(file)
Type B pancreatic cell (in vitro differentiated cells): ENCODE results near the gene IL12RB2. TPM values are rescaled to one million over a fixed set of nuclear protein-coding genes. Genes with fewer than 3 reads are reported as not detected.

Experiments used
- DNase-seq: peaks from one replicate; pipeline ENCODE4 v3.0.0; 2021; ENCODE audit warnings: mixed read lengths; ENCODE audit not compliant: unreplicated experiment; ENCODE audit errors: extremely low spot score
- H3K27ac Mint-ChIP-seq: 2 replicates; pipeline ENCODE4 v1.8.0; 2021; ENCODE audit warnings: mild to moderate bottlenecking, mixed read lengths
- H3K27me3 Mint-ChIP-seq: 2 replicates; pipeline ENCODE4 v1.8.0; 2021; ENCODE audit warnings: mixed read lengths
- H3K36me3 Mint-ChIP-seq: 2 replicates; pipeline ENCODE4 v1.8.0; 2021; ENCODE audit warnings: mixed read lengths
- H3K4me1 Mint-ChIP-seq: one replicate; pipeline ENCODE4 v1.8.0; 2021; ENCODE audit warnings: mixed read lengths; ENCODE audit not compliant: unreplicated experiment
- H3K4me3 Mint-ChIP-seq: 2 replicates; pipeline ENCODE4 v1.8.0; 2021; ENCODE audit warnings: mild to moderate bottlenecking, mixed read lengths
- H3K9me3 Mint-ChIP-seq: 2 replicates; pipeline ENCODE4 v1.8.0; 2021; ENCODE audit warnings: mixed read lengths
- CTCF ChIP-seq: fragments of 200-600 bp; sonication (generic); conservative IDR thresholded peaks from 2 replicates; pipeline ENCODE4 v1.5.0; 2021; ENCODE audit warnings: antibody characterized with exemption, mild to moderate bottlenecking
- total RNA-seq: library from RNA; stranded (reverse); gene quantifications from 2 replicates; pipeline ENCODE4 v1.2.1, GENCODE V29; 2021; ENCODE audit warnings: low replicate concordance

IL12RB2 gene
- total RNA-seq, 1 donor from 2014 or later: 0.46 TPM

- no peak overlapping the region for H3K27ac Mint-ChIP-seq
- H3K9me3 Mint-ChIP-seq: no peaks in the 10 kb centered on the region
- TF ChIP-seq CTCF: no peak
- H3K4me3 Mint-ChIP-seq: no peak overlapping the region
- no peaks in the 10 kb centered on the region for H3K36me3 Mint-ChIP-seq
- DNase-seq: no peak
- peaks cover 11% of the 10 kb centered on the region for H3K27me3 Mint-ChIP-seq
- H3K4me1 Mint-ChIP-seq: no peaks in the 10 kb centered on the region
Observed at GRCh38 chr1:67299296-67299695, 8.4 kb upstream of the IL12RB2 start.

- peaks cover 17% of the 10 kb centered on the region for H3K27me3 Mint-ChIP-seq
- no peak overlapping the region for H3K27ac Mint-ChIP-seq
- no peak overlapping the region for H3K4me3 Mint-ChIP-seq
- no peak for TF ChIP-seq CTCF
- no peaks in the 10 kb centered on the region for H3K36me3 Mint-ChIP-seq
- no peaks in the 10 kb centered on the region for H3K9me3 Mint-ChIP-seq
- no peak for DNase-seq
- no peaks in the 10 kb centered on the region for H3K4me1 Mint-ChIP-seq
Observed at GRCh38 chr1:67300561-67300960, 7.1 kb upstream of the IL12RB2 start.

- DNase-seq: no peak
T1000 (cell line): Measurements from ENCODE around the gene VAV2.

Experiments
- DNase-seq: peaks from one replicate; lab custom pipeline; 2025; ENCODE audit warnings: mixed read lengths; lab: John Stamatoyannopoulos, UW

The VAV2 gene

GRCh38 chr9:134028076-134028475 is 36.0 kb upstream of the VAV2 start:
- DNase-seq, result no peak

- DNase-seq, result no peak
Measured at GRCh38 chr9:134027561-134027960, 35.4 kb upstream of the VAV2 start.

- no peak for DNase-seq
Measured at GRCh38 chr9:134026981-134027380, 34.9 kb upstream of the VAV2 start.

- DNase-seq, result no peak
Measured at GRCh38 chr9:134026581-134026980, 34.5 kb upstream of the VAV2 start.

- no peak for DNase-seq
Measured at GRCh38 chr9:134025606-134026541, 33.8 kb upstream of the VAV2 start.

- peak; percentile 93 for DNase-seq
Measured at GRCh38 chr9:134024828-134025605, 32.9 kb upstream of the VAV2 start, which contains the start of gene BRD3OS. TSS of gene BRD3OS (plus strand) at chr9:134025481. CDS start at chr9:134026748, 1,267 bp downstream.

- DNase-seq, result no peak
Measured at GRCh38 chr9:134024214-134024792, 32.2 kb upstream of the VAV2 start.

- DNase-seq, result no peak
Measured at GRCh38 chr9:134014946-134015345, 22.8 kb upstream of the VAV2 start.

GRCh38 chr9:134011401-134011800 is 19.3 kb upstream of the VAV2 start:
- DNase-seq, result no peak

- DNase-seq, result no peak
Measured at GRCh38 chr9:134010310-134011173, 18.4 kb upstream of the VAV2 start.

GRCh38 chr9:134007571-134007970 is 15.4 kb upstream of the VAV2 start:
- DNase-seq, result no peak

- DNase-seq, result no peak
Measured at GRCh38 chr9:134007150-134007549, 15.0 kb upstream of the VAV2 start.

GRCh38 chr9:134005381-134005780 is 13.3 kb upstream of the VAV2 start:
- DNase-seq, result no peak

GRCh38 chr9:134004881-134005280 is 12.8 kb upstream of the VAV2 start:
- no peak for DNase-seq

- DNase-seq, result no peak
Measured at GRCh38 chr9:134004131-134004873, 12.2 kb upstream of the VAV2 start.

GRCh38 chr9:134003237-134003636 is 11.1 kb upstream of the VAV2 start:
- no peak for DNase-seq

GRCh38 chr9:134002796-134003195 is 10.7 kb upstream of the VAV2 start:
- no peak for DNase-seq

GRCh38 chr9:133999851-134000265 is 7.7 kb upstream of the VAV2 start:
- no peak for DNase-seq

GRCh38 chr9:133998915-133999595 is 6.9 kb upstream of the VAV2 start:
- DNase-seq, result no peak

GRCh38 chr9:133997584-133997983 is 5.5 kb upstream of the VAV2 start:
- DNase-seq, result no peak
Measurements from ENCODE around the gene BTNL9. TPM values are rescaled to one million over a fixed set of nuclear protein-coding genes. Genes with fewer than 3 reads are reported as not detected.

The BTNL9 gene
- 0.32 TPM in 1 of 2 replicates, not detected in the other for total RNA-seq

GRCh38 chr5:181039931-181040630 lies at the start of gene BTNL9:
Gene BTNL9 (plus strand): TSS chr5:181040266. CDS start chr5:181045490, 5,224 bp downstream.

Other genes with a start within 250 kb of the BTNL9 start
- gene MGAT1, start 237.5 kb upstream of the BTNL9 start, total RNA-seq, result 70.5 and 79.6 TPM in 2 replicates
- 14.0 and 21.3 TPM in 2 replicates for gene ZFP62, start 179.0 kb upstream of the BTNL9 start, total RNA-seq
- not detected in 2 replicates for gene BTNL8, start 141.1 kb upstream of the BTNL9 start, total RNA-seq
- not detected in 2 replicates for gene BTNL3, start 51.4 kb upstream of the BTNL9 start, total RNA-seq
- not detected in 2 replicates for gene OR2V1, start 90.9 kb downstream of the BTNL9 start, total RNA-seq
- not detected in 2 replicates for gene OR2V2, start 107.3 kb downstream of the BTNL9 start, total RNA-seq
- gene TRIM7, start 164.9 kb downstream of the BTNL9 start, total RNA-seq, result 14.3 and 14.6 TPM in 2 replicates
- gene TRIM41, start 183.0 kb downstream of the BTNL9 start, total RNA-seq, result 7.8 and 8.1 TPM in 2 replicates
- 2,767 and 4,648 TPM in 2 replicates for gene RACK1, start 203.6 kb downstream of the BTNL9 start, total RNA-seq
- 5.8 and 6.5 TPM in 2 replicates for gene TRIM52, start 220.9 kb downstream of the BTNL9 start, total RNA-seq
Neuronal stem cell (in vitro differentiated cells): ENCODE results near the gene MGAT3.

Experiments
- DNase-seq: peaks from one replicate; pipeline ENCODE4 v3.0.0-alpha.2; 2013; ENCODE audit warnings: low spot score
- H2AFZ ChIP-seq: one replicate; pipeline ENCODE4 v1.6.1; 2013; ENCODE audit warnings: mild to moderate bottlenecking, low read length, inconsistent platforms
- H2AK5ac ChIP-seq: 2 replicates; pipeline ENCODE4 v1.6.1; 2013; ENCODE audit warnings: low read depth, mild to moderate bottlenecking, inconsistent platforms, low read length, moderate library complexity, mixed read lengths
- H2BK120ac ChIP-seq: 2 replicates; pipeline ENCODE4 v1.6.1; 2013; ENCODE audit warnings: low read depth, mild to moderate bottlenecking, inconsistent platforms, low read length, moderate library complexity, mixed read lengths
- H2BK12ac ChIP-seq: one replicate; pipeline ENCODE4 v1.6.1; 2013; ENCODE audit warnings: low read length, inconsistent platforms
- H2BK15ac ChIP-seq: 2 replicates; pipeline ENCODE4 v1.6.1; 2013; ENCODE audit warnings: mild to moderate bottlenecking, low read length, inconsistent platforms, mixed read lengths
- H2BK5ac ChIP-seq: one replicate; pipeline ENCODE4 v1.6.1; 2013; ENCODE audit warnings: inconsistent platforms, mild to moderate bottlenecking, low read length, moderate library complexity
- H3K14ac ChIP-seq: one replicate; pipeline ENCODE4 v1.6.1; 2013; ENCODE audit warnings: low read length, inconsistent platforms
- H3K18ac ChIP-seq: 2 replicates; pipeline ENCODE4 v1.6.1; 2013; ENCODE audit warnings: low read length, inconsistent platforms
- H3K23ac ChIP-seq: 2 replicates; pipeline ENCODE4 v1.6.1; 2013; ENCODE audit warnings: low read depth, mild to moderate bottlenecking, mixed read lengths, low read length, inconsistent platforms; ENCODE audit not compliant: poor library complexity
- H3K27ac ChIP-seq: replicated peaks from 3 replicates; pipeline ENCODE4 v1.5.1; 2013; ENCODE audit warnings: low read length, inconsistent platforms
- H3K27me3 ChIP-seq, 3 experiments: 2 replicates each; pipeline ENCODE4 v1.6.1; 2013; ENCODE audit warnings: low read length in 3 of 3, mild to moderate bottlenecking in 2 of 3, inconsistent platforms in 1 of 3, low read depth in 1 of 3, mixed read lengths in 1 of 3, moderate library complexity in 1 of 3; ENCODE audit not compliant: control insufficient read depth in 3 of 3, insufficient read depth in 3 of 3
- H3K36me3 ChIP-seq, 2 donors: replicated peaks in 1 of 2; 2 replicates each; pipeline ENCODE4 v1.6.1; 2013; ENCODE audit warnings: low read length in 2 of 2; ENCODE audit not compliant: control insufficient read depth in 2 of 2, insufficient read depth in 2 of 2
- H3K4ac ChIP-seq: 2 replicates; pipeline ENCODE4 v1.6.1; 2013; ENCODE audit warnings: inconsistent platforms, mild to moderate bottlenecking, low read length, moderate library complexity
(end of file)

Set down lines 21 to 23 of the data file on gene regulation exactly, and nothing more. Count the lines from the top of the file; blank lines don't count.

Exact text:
- H3K4me1 Mint-ChIP-seq: no peaks in the 10 kb centered on the region
Observed at GRCh38 chr1:67299296-67299695, 8.4 kb upstream of the IL12RB2 start.

- peaks cover 17% of the 10 kb centered on the region for H3K27me3 Mint-ChIP-seq